Eat to go faster
Sports Nutrition, January 01, 2018
In our quest to keep the weight off many of us make a fundamental error that directly affects our riding experience. Often we try not to eat too much on the bike, thinking that this will help us in our weight loss. At The Cycling Gym we would advocate the opposite approach, eat on the bike to fuel your riding and watch what you eat afterwards.
There are many stories of how cycling has transformed people’s lives - from couch potato to cyclist extraordinaire. Many of us are riding to stay healthy and keep the weight off, which are great goals. But, in our quest to keep the weight off many of us make a fundamental error that directly affects our riding experience. Often we try not to eat too much on the bike, thinking that this will help us in our weight loss. At The Cycling Gym we would advocate the opposite approach, eat on the bike to fuel your riding and watch what you eat afterwards.
We use the term fuelling rather than nutrition because that is really what you are doing - putting gas into your tank. The more fuel you can put into your tank and burn the better your riding will be. Pay attention to getting in more calories while out on the bike and you will notice a significant difference in how you feel towards the latter parts of the day.
It used to be thought that athletes could only take in about 240 calories per hour. We now know that the body can in fact take in upwards of 300 calories per hour. Keep in mind that each person is different and your fuelling strategy needs to be personalized and practiced. You don’t necessarily need 300 calories per hour, but one gel per hour at 75 calories isn’t enough. At the gym we recommend people use a high calorie drink mix, where you are getting about 300 calories in a water bottle. This makes fuelling very easy - a bottle an hour and you’re done (stash a couple of baggies in your pocket to refuel at the rest stops). Any combination of snacks and drink will work, it is just a matter of sorting out what works best for you.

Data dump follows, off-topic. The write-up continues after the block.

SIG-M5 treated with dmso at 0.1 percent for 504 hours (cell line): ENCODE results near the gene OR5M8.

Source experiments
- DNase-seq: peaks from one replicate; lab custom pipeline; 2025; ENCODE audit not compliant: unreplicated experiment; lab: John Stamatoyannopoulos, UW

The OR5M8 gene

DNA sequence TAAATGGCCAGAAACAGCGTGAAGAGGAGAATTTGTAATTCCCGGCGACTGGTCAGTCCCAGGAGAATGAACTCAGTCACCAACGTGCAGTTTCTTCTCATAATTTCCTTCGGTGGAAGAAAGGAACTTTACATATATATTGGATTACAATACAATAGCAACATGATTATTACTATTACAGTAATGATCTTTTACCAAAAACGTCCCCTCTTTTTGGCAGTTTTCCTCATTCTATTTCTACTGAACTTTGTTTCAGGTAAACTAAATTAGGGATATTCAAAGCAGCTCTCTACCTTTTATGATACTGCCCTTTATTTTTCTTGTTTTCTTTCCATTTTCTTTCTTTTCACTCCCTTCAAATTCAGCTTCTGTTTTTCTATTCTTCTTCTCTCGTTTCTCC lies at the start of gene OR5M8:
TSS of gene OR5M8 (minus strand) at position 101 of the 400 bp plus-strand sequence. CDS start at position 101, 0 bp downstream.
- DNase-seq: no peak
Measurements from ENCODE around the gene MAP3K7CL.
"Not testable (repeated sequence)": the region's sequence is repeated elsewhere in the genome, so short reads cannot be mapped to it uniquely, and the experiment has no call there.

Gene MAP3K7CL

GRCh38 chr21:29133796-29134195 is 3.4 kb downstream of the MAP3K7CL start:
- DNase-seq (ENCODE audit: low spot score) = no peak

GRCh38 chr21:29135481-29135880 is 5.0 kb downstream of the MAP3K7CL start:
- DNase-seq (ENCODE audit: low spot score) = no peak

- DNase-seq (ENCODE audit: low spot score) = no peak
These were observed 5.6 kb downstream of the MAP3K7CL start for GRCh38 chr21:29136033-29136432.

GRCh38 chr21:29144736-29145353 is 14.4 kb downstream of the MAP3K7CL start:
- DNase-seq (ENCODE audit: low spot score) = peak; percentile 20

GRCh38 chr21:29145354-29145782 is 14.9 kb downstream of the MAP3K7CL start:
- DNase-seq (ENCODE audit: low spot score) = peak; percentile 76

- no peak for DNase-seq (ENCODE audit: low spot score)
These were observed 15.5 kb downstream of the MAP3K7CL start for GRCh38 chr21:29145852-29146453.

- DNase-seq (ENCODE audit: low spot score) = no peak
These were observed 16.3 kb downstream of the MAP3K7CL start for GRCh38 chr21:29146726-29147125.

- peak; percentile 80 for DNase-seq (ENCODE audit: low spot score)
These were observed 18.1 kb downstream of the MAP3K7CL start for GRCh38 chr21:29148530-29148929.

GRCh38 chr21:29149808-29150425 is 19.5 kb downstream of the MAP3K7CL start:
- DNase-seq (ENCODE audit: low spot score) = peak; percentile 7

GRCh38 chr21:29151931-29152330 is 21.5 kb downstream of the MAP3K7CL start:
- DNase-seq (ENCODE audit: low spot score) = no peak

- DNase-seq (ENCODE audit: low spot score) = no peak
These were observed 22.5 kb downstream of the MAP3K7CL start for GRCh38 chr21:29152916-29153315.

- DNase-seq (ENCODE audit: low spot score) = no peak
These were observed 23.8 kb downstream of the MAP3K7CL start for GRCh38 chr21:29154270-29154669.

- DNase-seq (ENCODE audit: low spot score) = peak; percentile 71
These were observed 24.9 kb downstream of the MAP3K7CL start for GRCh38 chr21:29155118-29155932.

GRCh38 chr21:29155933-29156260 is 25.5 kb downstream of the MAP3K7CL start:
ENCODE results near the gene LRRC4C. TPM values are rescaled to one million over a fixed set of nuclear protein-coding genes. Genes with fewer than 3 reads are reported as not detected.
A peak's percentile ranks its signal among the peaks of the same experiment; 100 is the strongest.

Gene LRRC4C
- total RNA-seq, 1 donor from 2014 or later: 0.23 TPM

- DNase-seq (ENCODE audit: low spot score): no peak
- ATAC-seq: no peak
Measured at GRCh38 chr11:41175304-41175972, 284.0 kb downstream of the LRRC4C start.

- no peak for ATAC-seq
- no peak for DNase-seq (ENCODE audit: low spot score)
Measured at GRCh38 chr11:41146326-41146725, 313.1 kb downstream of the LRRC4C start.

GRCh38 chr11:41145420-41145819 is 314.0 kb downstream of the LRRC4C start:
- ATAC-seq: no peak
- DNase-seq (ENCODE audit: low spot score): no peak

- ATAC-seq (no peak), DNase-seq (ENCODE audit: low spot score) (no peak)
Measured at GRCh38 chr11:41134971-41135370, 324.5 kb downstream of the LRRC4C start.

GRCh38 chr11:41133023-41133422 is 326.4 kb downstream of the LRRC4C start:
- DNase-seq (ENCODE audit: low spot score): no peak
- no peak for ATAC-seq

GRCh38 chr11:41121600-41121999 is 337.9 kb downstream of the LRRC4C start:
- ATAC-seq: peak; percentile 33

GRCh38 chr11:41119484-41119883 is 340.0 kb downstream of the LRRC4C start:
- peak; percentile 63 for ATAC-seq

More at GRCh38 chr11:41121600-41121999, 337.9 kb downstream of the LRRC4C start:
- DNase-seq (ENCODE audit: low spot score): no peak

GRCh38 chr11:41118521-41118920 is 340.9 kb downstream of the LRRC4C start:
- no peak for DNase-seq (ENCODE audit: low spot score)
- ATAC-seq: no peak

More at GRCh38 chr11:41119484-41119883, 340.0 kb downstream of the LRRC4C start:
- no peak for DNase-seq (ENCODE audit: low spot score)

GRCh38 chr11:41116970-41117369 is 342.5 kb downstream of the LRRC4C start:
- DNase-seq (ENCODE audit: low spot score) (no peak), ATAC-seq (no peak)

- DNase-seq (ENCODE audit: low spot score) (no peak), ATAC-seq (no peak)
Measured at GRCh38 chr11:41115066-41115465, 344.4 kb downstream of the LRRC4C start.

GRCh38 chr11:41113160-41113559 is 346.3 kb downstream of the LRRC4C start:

With this in mind it is essential that you practice your fuelling strategy in your training. In this way you can test out the products you are using in a variety of conditions (think hot and cold days) and train your stomach to get comfortable taking in the calories. On race day you don’t want to suddenly start pounding the calories, when on all your other rides you barely ate, as it can often lead to gastric discomfort and bloating.
Eat more while out on the bike and you’ll feel better while riding. You will also notice that you don’t finish each ride famished, wanting to pound the biggest plate of pasta you can find. Practice and hone your fuelling strategy and it will help you ride better than you expect come your big event.